The following is a list with biographies of the 459 people who attended Malvern College and died due to the First World War. Altogether 2,833 are known to have served. There is also a corresponding page commemorating the 248 casualties in the Second World War.
There was not a month from August 1914 to November 1918 that an Old Malvernian did not become a casualty, with 6 killed on the first day of the Battle of Loos on the 25th September 1915 and 13 killed on the first day of the Battle of the Somme on the 1st July 1916.
The vast majority of casualties occurred in France and Belgium with 31 names recorded on the Menin Gate at Ypres, and 23 at Thiepval. There were also 23 casualties in Turkey due to the Gallipoli Campaign, and 16 in Iraq, including 2 near Kut.
They were in a wide range of regiments including 26 in the Royal Field Artillery, 13 in the Royal Engineers, 12 in the Worcestershire Regt, 11 in the Canadian Inf, 11 in the East Kent Regt (The Buffs), and 5 in the Royal Flying Corps and the Royal Air Force.
Most were officers with 133 Captains, 125 2nd Lieutenants, 114 Lieutenants, 26 Majors, and 15 Lieutenant Colonels.
22 received the MC, 5 the DSO and 1 the DCM, as well as 3 knighthoods (the CB, CMG, and MVO).
The information below is based primarily on the memorial books held at Malvern College which Ian Quickfall, and now Paul Godsland, the Malvernian Society archivists, have arranged to be digitised with the official memorial web site still in development.
Further information was also obtained from 'The Malvern College Register 1865-1924' edited by H.G.C Salmon, 'The Malvernian' school magazine, 'A History of Malvern College 1865 to 1965' by Ralph Blumenau, and 'Malvern College: A 150th Anniversary Portrait' by Roy Allen.
Information was also obtained from the Commonwealth War Graves Commission website, the Unit War Diaries and Service Records held at the National Archives in Kew, and various online commemorative websites whose links have been provided.
The main battles have tried to be identified in which Old Malvernians died in. Many though were killed in the general attrition of Trench Warfare which is so vividly described in the book 'Nothing of Importance' by Bernard Adams.
Below is a map showing the locations of the 240 cemeteries where Old Malvernians are buried or commemorated in. The markers are coloured yellow for one casualty, orange for between 2 and 9, and red for 10 or more. The name of the cemetery and number of casualties can be seen by hovering over the marker, and the list of names seen by clicking on the marker. Their full biographies and pictures can be seen by clicking on 'Further Info'.
The records can be filtered and/or sorted by name, house, age, regiment, battle, date, place etc by clicking on the appropriate drop down box and then the 'Search' button below the map. The original memorial book entry can be seen by clicking on the person's picture.
Father: William Robert Le Guyt Anderson, C.B., Rawal Pindi, India,
Mother: Emilie Frances Anderson
Christened: 23 Jan 1884, Holy Trinity, Rugby
Service Number 675725
"C" Bty. 285th Bde.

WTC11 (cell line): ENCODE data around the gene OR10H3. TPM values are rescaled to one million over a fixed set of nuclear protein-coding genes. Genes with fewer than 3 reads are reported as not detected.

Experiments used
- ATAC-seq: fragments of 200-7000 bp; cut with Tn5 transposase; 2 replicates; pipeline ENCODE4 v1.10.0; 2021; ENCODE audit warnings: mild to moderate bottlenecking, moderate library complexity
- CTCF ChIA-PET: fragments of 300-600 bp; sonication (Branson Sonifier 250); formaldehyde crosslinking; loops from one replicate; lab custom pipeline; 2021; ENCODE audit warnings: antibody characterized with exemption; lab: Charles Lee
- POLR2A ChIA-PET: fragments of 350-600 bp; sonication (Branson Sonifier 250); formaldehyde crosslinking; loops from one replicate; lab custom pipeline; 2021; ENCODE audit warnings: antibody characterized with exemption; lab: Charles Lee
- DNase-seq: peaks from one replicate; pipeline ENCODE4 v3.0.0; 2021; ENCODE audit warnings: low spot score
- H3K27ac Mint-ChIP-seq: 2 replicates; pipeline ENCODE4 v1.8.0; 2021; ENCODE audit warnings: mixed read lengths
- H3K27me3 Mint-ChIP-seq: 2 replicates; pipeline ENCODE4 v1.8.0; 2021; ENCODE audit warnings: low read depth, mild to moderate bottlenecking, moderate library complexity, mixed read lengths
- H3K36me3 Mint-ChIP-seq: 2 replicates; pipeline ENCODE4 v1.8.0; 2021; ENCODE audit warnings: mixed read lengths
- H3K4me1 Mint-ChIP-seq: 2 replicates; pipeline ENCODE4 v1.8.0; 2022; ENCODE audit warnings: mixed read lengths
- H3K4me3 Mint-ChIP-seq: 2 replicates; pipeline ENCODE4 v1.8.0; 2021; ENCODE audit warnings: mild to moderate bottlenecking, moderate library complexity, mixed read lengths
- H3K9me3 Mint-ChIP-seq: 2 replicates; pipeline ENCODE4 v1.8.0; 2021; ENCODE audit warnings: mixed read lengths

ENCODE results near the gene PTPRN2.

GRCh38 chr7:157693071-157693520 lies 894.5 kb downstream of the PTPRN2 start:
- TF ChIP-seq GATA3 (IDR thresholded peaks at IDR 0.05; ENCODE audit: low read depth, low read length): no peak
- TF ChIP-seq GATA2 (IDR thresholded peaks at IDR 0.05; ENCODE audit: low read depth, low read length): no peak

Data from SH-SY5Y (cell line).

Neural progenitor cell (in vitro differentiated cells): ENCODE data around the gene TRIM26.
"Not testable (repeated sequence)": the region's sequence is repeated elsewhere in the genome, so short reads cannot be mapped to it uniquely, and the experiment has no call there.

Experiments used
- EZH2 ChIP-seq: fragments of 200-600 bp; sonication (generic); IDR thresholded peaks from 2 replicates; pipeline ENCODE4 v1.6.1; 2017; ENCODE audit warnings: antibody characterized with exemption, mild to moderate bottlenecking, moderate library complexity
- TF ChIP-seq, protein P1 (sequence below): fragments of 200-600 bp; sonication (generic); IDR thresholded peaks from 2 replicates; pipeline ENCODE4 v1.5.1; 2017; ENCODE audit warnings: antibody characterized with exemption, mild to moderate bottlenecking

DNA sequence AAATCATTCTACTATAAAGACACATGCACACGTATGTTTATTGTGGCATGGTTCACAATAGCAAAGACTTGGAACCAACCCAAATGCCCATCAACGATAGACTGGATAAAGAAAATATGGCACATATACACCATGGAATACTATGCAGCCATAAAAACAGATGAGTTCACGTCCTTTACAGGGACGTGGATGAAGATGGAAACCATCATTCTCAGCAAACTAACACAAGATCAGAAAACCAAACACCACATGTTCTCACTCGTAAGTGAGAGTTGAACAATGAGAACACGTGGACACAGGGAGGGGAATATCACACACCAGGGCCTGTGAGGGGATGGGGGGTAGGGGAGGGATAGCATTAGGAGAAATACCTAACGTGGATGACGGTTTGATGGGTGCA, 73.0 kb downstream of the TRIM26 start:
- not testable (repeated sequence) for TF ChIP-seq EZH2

Royal Field Artillery
Son of General B. M. Bateman, R.G.A.. b. 1891.
Army III—I. Minor Scholar. House XI Football.
R.M.A. Woolwich ; R.F.A. 1910 ; Lieutenant 1913.
'He was in the retreat from Flanders at Mons, Le Cateau, the Marne, the Aisne, was wounded twice slightly on September 13th at Chassemy, and was sent to a hospital in France. He joined his battery again on September 27th—his wounds hardly healed —and was in the thick of the fighting area on the Aisne, and gave much fighting service since, gaining the tribute from a comrade that "He knows his duty thoroughly, and does it thoroughly, and always does it as if he loved it." He was awarded the Military Cross ‘for conspicuous gallantry on 10th June, 1915, near Ypres, when he was dangerously wounded in endeavouring to restore telephone communication under very severe fire, and had been noted for consistent gallantry, and was wounded on two previous occasions’. He died on July 24th of wounds received on that occasion.' (Malvernian, Nov 1915).
Born: Oct 21st 1890, St Margarets Twickenham
Father: Walter James Beall (Lace Agent) Manchester House, Friday Street, London and Trebarwith, Sanderstead, Surrey,
Mother: Isabel Mary Beall.
4 Siblings: Isabel, Kathleen, John, Alan
R.M.A. Woolwich ; R.F.A. 1910 ; Lieutenant 1913. 7th Battery, Royal Field Artillery.
'Oil leaving Woolwich he went out to India and remained there till Sept. 1914, when he went to France with the Indian Expeditionary Force. Killed in action.' (Malvernian, Jun 1915).
Service record: WO 339/7776
Born July 6th 1894. Son of Sir James Bell, Hill Place, Farnham Royal, Bucks, b. 1894.
Middle IV—Middle Shell.
Great War, Private Public Schools' Batt. 1914 ;
Address: Hill Place, Farnham Royal, Bucks
'Never a boy of very robust health, J. C. A. Bell was always a "trier." His determination of character was shown by his persistent and finally successful efforts to get passed for service, and he did right well as a soldier. At school he was prevented by physical causes from distinguishing himself, but he had a good deal of quiet influence, and left a blameless record behind him.' (Malvernian, Jun 1918).
Embarked: 10th Sept 1915
To England: 24th July 1916. Myalgia from kick by horse on July 17th 1916. He was exercising his horse which fell when jumping a wall, rolled over, & kicked him in the back of right hip.
Embarked: 24th May 1917
Wounded: 7th Aug 1917 and 18th May 1918
Next of kin: Sir James Bell (Father), 4 Queens Gardens, Osborne Road, Windsor
Service record: WO 374/6145
Son of Inspector General (formerly Surgeon-General) T. C. Bolster, R.N., and Mrs. Bolster; husband of Mary C. Bolster, of "Woodlands," Meopham, Kent.
R.M.A. Woolwich ; R.G.A. 1903 ; Lieutenant 1906 ; retired 1909,
Great War, re-joined 1914 .
124th Bty. 28th Bde. Royal Field Artillery
Born September 25th 1897. Son of J. W. H. Burgoyne.